Friday, April 10, 2009
I wanted to be a Dope Boy.
When I hit 11th grade, lots of the guys in my high school began showing up with cool Starter jackets, Enkei rims on their cars, Jordans, and herringbone chains. In the late 80's, all this stuff was popular, so please don't judge me as no bama. Even though I had a car of my own (a maroon Mazda 626 I bought when I was 15 with money earned from an illegal child labor parttime job bagging groceries), and could buy my own clothes, and definitely didn't need the money (we were hardly starving), something about watching the Cool Kids show up everyday flashing their ill-gotten wares was mesmerizing. Sure, they were taking penitentiary chances for short term gain, but I didn't think about that. I just wanted to be down. Every dude (and I do mean every dude) was doin' it.
D-Boys in my hometown weren't the ultra-glorified hyper-masculine version you see on American Gangster. They were respectful and called old ladies "Ma'am". They lived in their mother's basements. They had their baby mamas co-sign for their Buick Regal Grand National. They shopped at Woodall's and New York Fashions. They went to the American Legion Saturday night, and woke up for First Baptist Sunday morning. Rayful Edmond they were not.
Perhaps no guy in and around my small hometown symbolized Dope Boy Flyness better than Montrell Holmes. A twentysomething middle-school dropout from a large family with a long reputation (spanning from great-grandma to elementary school-aged cousins) of taking penitentiary chances, Montrell was without a doubt the coolest Negro ever born in central Nawf Cack. Lightskinnded with wavvy hair and a flowing Ralph Tresvant shag, dude had all the ladies. His pockets was straight. And perhaps most oddly, even though his occupation made him a pariah to the community, Montrell was so damn cool and charming, even chuuuch ladies smiled when he made his occasional visit to Sunday service. If you didn't have a clue of his ruthless reputation of strongarm violence, you'd swear he was a grad student at a nearby HBCU. He was our smalltown version of Nino Brown.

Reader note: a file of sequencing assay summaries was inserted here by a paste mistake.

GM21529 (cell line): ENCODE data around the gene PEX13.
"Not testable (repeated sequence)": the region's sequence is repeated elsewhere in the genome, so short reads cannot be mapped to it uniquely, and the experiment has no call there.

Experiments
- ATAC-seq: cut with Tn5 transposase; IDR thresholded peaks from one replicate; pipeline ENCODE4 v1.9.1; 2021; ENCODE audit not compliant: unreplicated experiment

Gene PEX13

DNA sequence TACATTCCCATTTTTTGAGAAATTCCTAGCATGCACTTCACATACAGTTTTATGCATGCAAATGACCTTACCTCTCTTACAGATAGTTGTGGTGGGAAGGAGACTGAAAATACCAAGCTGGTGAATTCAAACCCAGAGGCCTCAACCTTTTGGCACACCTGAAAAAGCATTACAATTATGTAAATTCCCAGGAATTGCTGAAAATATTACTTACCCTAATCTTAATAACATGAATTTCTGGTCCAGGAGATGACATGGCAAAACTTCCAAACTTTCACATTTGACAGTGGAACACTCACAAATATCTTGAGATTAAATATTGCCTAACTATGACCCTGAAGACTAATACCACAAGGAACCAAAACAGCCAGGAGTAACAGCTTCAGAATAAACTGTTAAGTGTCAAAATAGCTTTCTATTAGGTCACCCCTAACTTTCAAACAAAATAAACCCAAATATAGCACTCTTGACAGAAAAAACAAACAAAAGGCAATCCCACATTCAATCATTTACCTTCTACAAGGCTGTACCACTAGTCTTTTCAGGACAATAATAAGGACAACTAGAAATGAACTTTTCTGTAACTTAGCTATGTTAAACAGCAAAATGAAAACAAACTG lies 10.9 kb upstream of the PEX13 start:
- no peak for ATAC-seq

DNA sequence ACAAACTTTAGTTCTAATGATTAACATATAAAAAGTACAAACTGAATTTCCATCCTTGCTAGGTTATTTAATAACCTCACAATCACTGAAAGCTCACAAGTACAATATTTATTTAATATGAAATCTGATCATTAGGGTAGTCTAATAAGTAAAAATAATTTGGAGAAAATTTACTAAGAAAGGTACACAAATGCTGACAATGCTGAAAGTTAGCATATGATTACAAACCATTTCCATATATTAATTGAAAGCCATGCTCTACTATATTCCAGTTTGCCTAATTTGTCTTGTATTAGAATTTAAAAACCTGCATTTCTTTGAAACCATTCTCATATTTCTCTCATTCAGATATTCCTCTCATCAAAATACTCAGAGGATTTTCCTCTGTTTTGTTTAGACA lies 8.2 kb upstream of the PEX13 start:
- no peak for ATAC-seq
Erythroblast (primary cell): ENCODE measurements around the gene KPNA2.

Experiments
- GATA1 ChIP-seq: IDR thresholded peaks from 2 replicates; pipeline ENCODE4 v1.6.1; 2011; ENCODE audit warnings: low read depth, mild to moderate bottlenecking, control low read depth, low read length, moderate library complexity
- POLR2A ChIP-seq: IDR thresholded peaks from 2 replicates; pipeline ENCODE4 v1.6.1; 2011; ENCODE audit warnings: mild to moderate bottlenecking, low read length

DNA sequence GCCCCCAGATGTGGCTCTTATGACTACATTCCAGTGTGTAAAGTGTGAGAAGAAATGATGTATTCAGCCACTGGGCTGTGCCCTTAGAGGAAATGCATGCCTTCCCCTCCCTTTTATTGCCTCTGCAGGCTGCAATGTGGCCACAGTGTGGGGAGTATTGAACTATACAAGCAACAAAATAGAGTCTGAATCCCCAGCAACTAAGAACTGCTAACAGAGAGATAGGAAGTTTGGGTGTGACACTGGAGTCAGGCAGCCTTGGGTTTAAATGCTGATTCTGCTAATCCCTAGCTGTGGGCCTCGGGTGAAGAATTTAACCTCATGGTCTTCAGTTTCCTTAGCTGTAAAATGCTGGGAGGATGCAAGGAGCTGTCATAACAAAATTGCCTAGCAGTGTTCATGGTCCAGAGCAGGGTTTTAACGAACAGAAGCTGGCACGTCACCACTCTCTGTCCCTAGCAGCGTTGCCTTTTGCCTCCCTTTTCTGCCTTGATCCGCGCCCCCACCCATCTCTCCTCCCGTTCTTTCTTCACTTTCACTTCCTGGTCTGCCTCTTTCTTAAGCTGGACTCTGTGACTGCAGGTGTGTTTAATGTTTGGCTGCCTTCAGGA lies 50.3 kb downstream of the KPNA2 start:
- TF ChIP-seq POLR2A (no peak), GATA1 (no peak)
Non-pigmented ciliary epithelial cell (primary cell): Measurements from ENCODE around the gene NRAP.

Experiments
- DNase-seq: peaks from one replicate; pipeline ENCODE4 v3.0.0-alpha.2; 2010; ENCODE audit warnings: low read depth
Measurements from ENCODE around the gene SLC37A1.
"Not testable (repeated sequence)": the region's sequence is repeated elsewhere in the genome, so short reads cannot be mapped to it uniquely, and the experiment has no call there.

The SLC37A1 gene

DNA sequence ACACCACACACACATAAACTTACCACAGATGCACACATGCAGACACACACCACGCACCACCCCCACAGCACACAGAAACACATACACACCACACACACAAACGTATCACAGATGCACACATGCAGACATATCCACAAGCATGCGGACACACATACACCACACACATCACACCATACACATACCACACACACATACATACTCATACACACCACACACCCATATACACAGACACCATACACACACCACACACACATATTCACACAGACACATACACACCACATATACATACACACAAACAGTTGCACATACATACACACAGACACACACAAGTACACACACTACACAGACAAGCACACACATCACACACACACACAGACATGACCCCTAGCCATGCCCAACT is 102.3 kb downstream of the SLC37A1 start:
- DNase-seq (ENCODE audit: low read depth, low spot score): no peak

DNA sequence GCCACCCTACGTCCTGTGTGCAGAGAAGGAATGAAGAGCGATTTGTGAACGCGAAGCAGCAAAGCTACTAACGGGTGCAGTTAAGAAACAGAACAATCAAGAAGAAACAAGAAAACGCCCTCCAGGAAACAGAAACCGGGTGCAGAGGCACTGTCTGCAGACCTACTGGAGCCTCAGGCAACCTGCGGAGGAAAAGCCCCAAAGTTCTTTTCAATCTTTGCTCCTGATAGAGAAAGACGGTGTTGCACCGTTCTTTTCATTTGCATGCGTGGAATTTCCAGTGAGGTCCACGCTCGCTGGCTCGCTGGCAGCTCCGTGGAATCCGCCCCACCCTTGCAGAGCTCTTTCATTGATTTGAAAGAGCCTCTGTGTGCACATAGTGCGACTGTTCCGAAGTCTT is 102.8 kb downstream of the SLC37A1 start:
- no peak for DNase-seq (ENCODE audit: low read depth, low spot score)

I'm definitely not one to jock another dude's steez, but the guy was cool.
One of my most vivid Montrell memories occurred on one bright Summer day. I was (as usual) in front of my parents ranch-style home washing my car, when I heard a loud wailing in the distance. This had to be 1990 or so, and that En Vogue song, "Hold On" was just becoming popular.
I heard, "when Iiiiiiiiiiiiiii, haaaaaad you..." about 2 blocks away.
I heard, "..But Siiinnncce" about 1 block away.
I heard, "AND I WONDEERRRRRRRR", half a block away.
And when that black Trans-Am on 24's turned the corner, you know what was next.
Montrell's system was bumpin' so loud, the bucket I was washing my car from was rattling. He pulled up next door to pick up Anita, his baby mama, and prolly the baddest 20-something chick in our cul de sac.
The car, which cruised up spaceship quiet, rolled to a stop, but rather than cut the music off, Montrell just left the song, now playing at aircraft engine decibels, playing as he walked inside. This had to be about the most brolic, arrogant, ignant sh*t I'd ever experienced firsthand in my entire young adult life. As he approached the door, he looked over at me, nodded, smiled, mouthed "what's up lil' man?", and walked inside, music still blaring. I felt like I'd just met Barack Obama.
That was one cool assed Negro.
Needless to say, my Dope Boy aspirations never quite panned out. Due to my parents' occupations, nobody would get within 10-feet of asking me to be "down". Hell, I coulda been tryin to cop, but folks were so leery of my Dad, they prolly woulda just passed anyway. A few months later, a next door neighbor of my grandma's was home for Spring Break and told me all about how he was studying Electrical Engineering at his HBCU, and how cool college was, and how much money Engineers made, and how all the cute girls loved guys that made money. My desire to slang crack was instantly replaced by an interest in circuits and semiconductors. When the Clinton Era bought a sustained period of economic prosperity to urban, suburban, and rural America, and the Dope Boy trade experienced a brief decline in headcount during the 90's as Negroes opted instead to get a real job, sans penitentiary chances. And the rest, as they say, is history.
As for Montrell, you can prolly write the end of this story yourself. Have at it. I'll chime in later and tell you what actually happened.
Question: How do you think Montrell's story ended? Got any "I can't believe I looked up to that idiot!" childhood stories of your own? How did En Vogue's "Hold On" and LL Cool J's "Boomin' System" get away with using essentially the same beat?
 I'm only about, say, 2% serious about this. My Dad woulda literally killed me if he found some "work" in my dresser drawer. I ain't that stupid.
 Not his real name. Emphatically not his real name.